They don’t , and because of that the flights to UK/Ireland were operated from T4S , as well as the flights from/to America, Asia , etc.
In any case despite the UK/Ireland refusing to sign the Schengen treaty , the flights to UK/Ireland are been moved to T4 in order to avoid you from taking the underground shuttle train . So from now on , there wil be no need to take the train for you .
“However it is also one of the most dysfunctional and one of the worst experiences for a traveller”
Sorry but you have no idea . Since Iberia moved to T4 , the airport punctuality has raise to a range between 80-90% DAILY .
Check historic records for MAD in http://www.flightstats.com
T4 was disigned with FUNCTIONLITY on mind, because of that the linear design, etc…
Man , write about things you understand .
Everything I say, I stand over. This is what I saw. If you want to invite me back to MAD to see the improvements, feel free to do so.
Good signage is not just a matter of having lots of signage. Too much signage can be as bad as not having enough. As it happens, there was no signage whatsoever outside the airport to guide your taxi to the right check-in area.
Display screens: I am referring to the display screens that show the gate number. They were laid out in a strange and confusing way. This may have changed since.
The train ride does indeed take 5 or 8 minutes. You have to wait between zero and two minutes for it to arrive, and it takes around 30 seconds to board and to alight. At least it did the day I was there.
Aer Lingus does not have its own ground staff at Madrid. It does not control the boarding. Neither the ground services company nor the airport can be blamed for not putting in enough seats.
It is not my fault that Ireland has not signed the Schengen treaty. Anyway, my main complaint is the walking distances and ascents/descents rather than the train ride itself.
They definitely weren’t doing 50,000 people per day the day I was there. I talked to other people who had been in it when it was really busy, and they said it was crazy. I didn’t report that above because that’s not what I saw myself. I’m just glad I wasn’t there on a 100,000-person day.
There has been an improvement in airline operations, sure but this is nothing to do with the design of the airport. This is only because there are now enough gates to meet the traffic. Any airport design with 38 gates would have brought much the same benefit. Despite the massive investment, the improvement in efficiency for the airlines and the undoubtedly pretty arches hasn’t been matched by an improvement in comfort and care for the passenger.
Obviously, it’s spilt milk nowbut why couldn’t Aena, Rogers et al. have terminated the train on the middle or top floors instead of in the basements?
I am definitely not in a minority of one here as you are making out. There are other people out there on the Internet who agree with me:
“there was no signage whatsoever outside the airport to guide your taxi to the right check-in area.”
There are no “right” check-in area ,there is only one and it’s universal .
“…people who had been in it when it was really busy, and they said it was crazy.”
They were refering to the initial disruption normal in the few weeks of functioning of a new terminal not to congestion.
Almost every mayor airport terminal in the world suffered from very SERIOUS failures inmediatly after inaguration , been the most notables Hong Kong new airport and Denver International .
In that regard MAD T4 has been probably the most succesfull big terminal inaguration on the world.
“Aer Lingus does not have its own ground staff at Madrid. It does not control the boarding.”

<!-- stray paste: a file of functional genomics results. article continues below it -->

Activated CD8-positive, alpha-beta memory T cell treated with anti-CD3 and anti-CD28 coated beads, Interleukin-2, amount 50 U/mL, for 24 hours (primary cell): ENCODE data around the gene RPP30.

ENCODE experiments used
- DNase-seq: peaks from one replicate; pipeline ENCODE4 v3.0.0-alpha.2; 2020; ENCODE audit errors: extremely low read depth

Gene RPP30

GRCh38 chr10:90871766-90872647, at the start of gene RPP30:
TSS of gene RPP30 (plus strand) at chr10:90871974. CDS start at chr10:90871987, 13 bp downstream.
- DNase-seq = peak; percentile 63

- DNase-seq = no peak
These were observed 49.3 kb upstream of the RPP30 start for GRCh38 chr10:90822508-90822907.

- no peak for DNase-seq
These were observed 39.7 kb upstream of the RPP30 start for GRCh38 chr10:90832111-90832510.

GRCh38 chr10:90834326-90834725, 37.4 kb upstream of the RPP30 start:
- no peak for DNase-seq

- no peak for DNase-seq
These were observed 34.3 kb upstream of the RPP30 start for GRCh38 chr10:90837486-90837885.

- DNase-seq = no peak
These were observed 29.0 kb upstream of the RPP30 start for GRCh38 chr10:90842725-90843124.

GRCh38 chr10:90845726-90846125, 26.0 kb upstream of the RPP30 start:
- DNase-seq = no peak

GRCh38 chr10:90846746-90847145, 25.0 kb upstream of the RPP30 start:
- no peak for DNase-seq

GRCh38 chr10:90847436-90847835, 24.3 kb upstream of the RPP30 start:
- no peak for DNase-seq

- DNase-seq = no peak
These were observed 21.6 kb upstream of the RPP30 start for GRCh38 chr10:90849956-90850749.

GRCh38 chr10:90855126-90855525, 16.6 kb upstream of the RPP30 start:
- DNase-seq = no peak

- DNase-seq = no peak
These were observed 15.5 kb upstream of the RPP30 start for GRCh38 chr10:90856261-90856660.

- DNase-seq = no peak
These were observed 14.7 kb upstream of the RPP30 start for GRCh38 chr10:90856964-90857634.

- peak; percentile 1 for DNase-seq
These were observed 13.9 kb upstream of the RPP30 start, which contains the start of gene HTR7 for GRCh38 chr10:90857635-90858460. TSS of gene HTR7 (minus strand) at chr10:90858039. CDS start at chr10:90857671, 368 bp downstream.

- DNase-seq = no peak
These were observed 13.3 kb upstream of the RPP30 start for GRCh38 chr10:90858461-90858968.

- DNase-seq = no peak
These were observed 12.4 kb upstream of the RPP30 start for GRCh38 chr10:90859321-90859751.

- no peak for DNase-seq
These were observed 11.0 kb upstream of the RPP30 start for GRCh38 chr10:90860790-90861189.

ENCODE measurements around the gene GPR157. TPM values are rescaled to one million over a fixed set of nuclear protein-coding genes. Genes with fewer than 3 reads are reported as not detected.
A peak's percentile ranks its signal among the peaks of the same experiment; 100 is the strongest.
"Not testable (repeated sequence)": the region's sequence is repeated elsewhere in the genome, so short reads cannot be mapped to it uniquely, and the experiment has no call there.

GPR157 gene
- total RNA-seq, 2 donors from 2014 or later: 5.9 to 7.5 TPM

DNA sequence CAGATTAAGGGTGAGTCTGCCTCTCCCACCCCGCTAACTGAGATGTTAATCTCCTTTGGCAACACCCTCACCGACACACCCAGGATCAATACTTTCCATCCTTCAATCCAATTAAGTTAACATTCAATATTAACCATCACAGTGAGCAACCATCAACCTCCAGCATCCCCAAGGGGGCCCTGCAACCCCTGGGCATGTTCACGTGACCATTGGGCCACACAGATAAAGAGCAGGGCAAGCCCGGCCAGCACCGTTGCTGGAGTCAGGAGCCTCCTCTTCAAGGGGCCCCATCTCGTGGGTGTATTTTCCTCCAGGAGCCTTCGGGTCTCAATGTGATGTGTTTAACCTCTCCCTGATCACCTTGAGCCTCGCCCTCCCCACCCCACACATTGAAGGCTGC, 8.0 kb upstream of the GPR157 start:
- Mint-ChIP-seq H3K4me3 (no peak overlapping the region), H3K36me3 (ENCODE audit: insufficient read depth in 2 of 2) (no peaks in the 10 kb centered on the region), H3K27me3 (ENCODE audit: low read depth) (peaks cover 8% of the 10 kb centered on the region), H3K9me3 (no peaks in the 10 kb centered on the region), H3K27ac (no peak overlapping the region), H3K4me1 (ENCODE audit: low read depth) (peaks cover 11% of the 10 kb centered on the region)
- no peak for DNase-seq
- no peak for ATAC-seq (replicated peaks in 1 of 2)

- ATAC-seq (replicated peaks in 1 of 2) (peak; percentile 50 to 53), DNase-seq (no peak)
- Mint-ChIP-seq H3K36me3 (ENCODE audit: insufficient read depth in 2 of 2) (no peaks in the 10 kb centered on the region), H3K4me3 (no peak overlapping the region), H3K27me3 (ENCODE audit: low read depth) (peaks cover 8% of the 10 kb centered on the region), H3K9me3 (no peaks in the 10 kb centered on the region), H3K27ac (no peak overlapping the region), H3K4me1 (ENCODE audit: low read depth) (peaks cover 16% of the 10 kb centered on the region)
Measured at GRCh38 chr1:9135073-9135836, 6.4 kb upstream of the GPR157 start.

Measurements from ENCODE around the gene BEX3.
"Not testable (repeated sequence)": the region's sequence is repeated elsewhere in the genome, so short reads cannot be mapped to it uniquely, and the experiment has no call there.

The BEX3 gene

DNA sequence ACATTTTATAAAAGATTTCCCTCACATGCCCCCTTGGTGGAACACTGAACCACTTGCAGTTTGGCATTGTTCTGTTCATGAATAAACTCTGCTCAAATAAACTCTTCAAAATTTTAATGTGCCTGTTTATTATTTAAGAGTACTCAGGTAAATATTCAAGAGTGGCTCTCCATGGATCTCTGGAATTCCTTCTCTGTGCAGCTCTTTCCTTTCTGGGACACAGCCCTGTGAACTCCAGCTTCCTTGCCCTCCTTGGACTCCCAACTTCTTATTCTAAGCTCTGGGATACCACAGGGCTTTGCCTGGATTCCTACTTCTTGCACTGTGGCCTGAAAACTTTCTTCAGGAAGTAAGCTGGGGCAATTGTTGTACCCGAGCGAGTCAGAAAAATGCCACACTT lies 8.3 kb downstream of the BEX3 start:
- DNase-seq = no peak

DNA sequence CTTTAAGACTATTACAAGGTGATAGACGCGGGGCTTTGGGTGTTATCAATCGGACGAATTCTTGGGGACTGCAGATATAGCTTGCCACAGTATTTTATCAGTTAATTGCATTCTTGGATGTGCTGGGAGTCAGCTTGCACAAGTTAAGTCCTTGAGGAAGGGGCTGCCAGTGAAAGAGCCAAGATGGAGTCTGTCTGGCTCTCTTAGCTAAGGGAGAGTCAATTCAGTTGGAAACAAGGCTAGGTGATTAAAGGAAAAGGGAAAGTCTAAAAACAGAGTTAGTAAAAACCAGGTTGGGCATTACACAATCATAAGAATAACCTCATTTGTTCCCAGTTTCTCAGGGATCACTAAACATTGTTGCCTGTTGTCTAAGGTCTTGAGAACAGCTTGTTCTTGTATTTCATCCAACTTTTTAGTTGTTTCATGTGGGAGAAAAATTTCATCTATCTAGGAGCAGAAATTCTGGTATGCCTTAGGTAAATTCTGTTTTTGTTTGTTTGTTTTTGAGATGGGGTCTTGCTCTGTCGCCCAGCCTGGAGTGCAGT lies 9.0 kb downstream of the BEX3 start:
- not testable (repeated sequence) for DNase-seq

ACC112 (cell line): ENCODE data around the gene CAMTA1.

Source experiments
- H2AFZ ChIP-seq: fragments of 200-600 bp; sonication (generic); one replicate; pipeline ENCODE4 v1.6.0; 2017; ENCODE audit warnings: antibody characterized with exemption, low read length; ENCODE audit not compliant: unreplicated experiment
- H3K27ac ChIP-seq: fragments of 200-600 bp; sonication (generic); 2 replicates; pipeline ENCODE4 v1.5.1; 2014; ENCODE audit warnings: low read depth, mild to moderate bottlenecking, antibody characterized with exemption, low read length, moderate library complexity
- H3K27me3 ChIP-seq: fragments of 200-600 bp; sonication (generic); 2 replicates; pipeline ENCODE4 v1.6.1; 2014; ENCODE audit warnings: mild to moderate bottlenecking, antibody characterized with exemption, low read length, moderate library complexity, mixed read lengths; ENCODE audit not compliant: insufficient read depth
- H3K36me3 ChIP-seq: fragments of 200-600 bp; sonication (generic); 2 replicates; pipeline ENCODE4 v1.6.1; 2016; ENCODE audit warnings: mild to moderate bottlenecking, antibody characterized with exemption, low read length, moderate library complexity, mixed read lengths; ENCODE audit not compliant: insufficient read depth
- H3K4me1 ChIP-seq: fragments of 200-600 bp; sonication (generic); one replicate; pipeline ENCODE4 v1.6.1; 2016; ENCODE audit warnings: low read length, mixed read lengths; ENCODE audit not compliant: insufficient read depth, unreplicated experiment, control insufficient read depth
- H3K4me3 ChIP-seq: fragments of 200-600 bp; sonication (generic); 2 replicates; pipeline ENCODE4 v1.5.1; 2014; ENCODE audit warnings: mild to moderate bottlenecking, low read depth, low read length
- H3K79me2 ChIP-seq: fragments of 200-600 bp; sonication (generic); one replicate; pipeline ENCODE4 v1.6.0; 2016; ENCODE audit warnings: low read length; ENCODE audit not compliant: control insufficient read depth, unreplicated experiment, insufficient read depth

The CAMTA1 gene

You are wrong . Every airline’s FA control de boarding process.
“They definitely weren’t doing 50,000 people per day the day I was there…”
But .. why do you post “informations” or “data” on the internet WITHOUT corroborating it ?
in the frontpage of AENA’s website
there is a link ot it’s statistics page
That evidently you didn’t visited to inform yourself of how many passengers move MAD or the companies that uses T4 at MAD.
This are the total monthly for MAD from january 2006 to July 2006.
February is the month with less passenger of the year , with 3.097.995 passenger , that’s more than 110,000 passengers/day in the weakest month .
In July 2006 , with 4.224.661 more than 135,000 passengers used MAD every day on average , with peaks of more than 160,000 .
Madrid barajas is the 4rd busiest airport in Europe after surpassing Amsterdam this 2006.
T4 is used mainly by IBERIA , and this are the monthly passenger for IBERIA alone at T4 from january to July 2006.
In the weakest day of february IBERIA ALONE move more than 50,000 passenger daily . But T4 is used by lots of other companies like British Airways , Vueling , Finnair , etc, etc.
In any case never below 70,000 passenger daily at MAD T4 in February.
Since opening around a 75% of passenger of MAD used MAD T4 and the remaining 25-30% use the T1-2-3.
That means that in July from the 4.224.661 , around 3,000,000 used T4 , that’s around 100,000 DAILY passenger for T4 ALONE in July.
Why if the internet put at your disposition the data you prefered NOT to using it ?
“…There has been an improvement in airline operations, sure but this is nothing to do with the design of the airport”
Don’t you realize that you are only demostrating your ignorance about airport design … and flooding the internet with “noise” ?
The linear design of MAD T4 IMPROVES plane rotations , punctuality and efficiency .
Also the runaway layaout is unique and exceptional and helps to the extremly high efficiency of Madrid Barajas.
Today MAD T4 is the most modern , efficient and BETTER designed airport in the world.
“I’m just glad I wasn’t there on a 100,000-person day. ”
The terminal it’s so HUGE that you wouldn’t notice the diference .
The terminal is operating without any kind of congestion , not even at peak summer days.
It’s one of the airports with fewer delays in Europe ( once passed the first weeks of natural disruptions )
Only to note to you .. on an average day London Heathrow archieve a 40-60 % punctuality …. Charles DeGaulle in Paris around 60-75 % …. Frankfurt around 65-80% …. while Amsterdam and Madrid Barajas archieve regurarly between 80-95% punctuality .